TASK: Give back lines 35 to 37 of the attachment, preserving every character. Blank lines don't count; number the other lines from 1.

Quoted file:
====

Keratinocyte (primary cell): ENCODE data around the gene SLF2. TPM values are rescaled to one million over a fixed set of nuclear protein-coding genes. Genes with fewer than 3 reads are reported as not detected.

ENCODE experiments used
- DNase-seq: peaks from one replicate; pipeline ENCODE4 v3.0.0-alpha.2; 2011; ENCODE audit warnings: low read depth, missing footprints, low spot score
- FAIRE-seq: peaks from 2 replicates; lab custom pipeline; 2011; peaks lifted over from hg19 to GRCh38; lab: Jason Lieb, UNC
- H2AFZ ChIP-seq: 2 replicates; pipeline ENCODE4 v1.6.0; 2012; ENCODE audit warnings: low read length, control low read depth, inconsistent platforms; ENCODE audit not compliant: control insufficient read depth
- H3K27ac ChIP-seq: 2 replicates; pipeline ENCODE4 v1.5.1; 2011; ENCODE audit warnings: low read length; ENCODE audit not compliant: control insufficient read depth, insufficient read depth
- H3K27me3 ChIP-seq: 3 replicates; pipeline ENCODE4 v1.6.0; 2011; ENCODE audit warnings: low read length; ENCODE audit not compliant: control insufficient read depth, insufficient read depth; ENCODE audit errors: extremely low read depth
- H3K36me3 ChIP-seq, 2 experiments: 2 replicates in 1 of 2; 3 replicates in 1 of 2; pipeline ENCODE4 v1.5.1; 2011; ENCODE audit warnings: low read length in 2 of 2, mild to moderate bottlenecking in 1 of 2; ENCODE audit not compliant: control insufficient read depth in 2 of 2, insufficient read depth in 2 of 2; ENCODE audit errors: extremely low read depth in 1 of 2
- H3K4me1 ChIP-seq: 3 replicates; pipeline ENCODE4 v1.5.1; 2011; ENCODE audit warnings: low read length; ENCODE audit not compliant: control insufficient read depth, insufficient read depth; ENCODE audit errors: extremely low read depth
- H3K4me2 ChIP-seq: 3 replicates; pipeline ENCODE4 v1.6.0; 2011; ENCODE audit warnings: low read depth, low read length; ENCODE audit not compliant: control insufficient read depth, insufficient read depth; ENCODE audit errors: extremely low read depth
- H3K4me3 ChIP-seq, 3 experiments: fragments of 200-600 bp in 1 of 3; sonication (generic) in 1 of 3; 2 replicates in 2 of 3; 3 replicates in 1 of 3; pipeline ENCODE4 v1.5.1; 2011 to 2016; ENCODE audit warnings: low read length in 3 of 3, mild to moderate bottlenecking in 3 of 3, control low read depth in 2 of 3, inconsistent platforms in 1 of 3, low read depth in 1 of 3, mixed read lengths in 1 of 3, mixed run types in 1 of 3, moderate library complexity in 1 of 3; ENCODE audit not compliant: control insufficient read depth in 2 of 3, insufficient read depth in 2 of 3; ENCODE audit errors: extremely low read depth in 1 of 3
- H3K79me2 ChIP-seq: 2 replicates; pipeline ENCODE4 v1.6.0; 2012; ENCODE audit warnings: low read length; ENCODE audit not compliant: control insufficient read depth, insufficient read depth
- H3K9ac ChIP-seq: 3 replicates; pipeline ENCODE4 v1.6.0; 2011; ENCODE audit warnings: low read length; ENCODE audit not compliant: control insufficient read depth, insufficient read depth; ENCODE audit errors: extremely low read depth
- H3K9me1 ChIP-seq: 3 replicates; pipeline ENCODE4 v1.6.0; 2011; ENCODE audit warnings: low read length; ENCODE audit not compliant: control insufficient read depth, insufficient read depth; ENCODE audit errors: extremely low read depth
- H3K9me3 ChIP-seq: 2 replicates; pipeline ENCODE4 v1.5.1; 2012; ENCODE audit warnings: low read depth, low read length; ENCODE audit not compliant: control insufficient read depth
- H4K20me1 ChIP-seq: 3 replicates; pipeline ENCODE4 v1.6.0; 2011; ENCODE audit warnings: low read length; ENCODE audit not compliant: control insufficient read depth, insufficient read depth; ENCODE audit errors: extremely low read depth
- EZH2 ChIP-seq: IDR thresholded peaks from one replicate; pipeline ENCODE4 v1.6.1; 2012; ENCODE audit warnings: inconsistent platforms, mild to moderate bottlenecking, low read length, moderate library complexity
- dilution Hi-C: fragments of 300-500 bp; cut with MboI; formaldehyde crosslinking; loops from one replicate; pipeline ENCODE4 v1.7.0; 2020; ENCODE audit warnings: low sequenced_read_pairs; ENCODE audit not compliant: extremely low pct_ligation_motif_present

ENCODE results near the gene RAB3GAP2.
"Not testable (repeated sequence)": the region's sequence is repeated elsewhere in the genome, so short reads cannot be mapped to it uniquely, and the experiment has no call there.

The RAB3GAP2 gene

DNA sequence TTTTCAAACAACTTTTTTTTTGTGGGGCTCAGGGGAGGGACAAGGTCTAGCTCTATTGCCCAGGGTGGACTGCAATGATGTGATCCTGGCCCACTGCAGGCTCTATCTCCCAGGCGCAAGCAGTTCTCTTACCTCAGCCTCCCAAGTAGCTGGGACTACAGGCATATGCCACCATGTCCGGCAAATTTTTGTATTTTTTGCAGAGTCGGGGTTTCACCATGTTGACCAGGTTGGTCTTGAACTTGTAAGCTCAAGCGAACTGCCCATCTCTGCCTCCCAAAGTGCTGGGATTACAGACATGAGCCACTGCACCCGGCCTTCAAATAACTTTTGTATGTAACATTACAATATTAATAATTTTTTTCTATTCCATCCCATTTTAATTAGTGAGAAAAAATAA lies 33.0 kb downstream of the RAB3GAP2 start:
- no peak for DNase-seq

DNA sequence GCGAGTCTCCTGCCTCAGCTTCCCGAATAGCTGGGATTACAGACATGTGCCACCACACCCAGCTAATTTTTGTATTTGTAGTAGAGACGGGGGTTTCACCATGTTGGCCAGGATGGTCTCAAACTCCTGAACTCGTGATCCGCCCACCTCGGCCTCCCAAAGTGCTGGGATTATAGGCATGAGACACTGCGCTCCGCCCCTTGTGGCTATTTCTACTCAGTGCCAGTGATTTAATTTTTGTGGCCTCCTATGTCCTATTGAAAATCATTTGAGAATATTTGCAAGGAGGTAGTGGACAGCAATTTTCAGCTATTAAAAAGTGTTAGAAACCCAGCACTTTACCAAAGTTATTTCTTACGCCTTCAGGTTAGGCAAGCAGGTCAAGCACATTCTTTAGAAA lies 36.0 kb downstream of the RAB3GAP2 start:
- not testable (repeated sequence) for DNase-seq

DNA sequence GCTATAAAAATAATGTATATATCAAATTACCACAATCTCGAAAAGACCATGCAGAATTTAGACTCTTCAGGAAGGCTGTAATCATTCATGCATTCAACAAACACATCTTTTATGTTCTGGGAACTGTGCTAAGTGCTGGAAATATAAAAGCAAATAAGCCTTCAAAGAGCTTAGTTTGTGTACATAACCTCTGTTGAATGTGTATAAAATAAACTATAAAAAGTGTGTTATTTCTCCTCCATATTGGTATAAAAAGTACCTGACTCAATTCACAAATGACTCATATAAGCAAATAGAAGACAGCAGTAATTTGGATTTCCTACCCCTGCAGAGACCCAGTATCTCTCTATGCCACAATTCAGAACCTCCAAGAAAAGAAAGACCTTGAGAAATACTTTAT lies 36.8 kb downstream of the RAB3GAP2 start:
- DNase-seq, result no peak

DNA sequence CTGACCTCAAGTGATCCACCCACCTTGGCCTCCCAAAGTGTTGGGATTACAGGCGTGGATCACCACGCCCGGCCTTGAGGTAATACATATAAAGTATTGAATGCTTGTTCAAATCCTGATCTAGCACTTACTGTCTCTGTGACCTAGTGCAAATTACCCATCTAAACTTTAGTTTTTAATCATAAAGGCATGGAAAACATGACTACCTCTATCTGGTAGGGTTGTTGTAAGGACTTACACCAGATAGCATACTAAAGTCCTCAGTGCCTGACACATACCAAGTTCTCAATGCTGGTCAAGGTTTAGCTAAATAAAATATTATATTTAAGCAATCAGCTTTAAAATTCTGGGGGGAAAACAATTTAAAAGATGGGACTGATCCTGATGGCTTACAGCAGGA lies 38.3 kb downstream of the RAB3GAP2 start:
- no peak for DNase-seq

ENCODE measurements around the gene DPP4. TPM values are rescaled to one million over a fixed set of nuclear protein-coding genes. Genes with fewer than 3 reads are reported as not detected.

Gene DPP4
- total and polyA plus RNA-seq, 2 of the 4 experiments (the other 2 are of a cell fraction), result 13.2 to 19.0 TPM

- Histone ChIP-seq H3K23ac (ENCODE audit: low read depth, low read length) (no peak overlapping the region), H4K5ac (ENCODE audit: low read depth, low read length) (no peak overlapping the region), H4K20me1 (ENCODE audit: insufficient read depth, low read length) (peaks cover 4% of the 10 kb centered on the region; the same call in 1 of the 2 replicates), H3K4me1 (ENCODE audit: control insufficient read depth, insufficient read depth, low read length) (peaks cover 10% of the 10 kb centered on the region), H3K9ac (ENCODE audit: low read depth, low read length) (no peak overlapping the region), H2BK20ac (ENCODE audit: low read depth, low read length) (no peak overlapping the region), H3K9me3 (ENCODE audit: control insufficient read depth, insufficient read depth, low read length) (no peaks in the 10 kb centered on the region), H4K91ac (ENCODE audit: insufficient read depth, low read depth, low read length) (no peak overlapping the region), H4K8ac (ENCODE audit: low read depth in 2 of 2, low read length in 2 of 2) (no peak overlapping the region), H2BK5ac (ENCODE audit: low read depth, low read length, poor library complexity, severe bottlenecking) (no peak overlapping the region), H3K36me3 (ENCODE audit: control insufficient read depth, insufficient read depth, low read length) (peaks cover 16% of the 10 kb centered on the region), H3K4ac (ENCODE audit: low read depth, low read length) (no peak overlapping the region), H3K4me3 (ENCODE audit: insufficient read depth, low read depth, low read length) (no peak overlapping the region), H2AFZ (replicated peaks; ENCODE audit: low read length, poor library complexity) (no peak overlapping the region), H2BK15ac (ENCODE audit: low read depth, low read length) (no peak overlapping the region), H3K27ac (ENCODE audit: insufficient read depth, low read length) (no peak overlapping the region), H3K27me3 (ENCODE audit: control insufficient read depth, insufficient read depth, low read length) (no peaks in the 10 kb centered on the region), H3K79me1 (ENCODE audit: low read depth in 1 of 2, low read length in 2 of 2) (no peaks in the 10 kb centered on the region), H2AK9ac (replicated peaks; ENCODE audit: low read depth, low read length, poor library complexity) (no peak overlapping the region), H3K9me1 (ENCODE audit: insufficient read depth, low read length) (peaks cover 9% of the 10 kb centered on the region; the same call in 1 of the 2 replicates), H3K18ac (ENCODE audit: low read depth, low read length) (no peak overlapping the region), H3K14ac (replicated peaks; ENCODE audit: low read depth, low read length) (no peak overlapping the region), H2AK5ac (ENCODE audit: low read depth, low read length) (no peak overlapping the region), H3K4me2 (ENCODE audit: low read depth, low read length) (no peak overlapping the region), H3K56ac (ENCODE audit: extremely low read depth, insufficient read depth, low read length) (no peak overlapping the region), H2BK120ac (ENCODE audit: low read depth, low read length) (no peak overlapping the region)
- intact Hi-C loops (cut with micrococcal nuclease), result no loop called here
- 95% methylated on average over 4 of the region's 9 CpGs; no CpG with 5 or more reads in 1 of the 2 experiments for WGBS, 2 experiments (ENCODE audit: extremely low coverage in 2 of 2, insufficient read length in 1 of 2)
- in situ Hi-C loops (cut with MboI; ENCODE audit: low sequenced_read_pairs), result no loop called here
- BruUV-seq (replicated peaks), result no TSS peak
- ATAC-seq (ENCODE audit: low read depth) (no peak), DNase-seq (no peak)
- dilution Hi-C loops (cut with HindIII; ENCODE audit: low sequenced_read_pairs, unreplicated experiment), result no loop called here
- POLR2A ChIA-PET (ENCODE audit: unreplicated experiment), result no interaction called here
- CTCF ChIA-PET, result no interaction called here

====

- 95% methylated on average over 4 of the region's 9 CpGs; no CpG with 5 or more reads in 1 of the 2 experiments for WGBS, 2 experiments (ENCODE audit: extremely low coverage in 2 of 2, insufficient read length in 1 of 2)
- in situ Hi-C loops (cut with MboI; ENCODE audit: low sequenced_read_pairs), result no loop called here
- BruUV-seq (replicated peaks), result no TSS peak